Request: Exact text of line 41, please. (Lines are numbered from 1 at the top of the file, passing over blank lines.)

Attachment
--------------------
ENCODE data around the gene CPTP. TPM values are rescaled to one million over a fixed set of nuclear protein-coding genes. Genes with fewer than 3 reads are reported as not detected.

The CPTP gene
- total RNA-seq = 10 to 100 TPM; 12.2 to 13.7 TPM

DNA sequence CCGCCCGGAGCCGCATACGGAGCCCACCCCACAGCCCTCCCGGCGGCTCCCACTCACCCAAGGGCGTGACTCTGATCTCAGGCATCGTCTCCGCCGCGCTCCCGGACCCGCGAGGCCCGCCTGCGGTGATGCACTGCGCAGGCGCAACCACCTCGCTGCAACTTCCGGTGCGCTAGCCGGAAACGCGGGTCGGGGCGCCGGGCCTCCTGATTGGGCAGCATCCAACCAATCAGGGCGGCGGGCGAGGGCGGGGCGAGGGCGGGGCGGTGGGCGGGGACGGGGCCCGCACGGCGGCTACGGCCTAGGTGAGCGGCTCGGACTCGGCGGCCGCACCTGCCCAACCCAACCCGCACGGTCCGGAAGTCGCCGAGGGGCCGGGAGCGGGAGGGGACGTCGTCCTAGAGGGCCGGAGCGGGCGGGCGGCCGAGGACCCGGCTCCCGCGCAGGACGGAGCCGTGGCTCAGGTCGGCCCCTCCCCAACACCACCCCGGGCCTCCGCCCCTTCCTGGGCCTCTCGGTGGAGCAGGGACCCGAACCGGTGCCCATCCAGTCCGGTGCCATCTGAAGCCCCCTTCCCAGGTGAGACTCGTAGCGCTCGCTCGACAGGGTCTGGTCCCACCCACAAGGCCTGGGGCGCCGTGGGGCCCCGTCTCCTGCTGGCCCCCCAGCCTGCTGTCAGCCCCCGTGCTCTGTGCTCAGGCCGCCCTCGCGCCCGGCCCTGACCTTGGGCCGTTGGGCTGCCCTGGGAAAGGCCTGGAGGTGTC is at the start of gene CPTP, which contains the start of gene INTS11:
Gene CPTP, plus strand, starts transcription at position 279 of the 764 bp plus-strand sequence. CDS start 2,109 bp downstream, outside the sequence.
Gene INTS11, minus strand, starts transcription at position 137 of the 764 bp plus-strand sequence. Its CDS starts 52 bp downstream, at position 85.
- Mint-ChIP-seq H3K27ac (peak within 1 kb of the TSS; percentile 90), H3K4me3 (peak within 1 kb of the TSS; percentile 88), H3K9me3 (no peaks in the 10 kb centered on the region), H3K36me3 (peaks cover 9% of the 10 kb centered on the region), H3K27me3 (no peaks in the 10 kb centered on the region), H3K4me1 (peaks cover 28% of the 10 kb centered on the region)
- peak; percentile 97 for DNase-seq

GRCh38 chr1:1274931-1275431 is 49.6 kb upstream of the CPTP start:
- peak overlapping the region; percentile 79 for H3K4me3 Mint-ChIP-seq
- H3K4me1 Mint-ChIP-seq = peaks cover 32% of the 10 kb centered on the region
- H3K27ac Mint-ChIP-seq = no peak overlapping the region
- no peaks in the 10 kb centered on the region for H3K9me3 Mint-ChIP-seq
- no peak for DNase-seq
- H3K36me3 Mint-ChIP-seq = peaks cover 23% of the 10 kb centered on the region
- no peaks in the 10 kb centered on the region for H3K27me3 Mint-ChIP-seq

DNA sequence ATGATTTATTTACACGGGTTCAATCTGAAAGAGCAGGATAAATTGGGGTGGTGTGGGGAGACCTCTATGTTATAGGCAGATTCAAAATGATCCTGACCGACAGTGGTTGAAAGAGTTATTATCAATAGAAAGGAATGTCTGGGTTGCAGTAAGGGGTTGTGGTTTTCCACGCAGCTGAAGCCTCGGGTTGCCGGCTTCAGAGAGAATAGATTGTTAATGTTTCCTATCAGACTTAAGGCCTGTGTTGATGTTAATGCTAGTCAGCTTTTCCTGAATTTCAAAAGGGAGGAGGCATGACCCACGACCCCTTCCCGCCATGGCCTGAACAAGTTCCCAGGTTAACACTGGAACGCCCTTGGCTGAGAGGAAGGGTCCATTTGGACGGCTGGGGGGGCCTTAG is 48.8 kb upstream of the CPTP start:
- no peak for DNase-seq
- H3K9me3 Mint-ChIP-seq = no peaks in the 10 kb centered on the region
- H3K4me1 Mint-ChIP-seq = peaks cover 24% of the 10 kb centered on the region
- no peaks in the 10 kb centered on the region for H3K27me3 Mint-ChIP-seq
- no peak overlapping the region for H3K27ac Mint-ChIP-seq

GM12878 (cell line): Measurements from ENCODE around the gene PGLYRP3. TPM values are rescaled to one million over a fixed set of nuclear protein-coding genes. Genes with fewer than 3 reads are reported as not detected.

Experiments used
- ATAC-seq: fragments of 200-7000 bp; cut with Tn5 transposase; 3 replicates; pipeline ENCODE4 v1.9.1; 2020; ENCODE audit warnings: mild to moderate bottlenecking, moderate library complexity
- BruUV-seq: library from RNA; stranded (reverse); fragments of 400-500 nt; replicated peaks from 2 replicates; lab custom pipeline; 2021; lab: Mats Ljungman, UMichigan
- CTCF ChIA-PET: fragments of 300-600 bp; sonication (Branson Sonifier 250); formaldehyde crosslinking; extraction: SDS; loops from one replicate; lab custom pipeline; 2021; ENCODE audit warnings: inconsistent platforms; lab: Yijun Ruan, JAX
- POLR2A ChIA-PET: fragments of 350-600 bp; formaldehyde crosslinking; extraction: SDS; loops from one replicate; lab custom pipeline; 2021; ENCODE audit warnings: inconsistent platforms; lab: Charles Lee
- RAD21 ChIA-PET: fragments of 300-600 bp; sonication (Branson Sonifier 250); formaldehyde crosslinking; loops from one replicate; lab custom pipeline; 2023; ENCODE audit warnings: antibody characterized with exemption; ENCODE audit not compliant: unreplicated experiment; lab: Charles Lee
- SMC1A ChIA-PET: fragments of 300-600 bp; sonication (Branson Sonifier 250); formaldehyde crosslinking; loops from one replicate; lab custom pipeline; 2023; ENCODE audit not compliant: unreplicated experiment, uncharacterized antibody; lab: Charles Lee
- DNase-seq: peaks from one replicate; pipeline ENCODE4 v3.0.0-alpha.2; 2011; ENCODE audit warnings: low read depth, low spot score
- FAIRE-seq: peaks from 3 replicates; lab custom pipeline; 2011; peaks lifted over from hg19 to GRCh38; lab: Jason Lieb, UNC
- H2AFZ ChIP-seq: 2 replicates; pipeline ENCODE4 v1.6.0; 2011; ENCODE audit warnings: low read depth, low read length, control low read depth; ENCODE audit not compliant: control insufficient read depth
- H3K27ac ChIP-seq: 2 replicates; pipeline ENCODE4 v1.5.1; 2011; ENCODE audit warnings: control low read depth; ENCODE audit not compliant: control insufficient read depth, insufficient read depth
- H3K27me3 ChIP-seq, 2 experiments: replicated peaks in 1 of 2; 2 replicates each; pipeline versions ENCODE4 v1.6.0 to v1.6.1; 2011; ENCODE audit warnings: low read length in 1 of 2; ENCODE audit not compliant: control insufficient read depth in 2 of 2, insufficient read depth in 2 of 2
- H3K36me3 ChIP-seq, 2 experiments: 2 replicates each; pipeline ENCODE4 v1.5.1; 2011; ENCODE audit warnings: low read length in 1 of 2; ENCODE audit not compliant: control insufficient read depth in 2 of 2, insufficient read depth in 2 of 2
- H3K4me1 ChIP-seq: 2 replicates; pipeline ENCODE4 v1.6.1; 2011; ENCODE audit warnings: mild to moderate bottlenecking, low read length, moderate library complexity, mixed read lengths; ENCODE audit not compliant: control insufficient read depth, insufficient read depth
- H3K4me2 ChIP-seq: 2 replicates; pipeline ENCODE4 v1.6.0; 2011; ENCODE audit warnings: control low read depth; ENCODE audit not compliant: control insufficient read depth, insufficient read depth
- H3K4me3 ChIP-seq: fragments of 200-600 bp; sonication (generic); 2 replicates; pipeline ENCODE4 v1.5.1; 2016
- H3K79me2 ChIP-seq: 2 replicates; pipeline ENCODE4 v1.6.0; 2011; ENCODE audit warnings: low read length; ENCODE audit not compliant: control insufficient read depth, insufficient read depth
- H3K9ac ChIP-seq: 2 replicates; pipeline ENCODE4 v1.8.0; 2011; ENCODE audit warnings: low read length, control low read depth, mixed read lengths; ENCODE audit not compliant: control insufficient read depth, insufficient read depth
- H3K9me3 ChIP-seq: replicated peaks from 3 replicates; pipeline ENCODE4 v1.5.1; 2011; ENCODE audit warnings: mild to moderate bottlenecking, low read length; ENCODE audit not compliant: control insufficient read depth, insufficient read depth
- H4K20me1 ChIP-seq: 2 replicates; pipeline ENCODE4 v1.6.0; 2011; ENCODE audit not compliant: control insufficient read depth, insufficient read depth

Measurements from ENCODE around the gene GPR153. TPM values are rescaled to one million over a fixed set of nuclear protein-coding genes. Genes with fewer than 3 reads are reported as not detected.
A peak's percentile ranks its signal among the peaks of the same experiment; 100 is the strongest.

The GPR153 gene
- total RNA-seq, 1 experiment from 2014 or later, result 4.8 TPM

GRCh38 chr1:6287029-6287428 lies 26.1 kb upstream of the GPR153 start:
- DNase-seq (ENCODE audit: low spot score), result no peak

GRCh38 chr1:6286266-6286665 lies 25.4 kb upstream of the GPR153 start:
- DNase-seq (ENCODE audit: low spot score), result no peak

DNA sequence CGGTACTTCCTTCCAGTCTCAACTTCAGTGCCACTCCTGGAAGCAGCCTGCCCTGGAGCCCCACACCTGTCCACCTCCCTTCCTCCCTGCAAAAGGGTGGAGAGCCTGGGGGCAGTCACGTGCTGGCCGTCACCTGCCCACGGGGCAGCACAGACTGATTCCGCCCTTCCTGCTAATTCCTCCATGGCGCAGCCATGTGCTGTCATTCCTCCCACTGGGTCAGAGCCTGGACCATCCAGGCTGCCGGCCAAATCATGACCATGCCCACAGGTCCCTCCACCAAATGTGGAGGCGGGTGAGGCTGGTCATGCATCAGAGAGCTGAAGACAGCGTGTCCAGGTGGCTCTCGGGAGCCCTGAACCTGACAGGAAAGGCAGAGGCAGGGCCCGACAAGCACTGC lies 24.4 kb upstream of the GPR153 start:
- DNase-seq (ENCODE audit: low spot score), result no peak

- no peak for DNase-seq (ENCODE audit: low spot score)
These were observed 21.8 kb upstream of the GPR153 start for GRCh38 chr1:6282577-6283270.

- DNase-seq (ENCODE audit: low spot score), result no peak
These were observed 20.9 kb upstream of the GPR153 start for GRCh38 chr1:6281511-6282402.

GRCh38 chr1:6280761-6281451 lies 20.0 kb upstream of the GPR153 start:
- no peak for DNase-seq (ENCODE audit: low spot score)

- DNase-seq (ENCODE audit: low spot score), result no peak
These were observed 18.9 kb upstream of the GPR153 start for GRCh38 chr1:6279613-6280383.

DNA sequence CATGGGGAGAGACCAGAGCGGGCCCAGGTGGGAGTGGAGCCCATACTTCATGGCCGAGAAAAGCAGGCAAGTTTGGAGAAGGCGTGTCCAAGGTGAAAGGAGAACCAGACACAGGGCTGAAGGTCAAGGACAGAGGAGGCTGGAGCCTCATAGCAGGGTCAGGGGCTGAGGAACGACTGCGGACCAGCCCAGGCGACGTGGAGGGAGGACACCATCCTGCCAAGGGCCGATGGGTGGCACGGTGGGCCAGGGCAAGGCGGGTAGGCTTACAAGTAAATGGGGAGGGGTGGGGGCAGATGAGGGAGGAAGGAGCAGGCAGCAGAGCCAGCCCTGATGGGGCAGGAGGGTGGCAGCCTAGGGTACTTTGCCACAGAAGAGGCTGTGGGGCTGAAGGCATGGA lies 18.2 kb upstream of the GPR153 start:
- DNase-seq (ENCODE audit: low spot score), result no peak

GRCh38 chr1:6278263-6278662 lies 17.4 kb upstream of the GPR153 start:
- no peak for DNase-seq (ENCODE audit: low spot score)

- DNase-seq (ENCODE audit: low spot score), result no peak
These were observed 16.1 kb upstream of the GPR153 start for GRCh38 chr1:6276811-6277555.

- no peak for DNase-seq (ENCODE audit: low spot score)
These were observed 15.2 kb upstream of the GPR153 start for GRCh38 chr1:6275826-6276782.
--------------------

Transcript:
- H3K9ac ChIP-seq: 2 replicates; pipeline ENCODE4 v1.8.0; 2011; ENCODE audit warnings: low read length, control low read depth, mixed read lengths; ENCODE audit not compliant: control insufficient read depth, insufficient read depth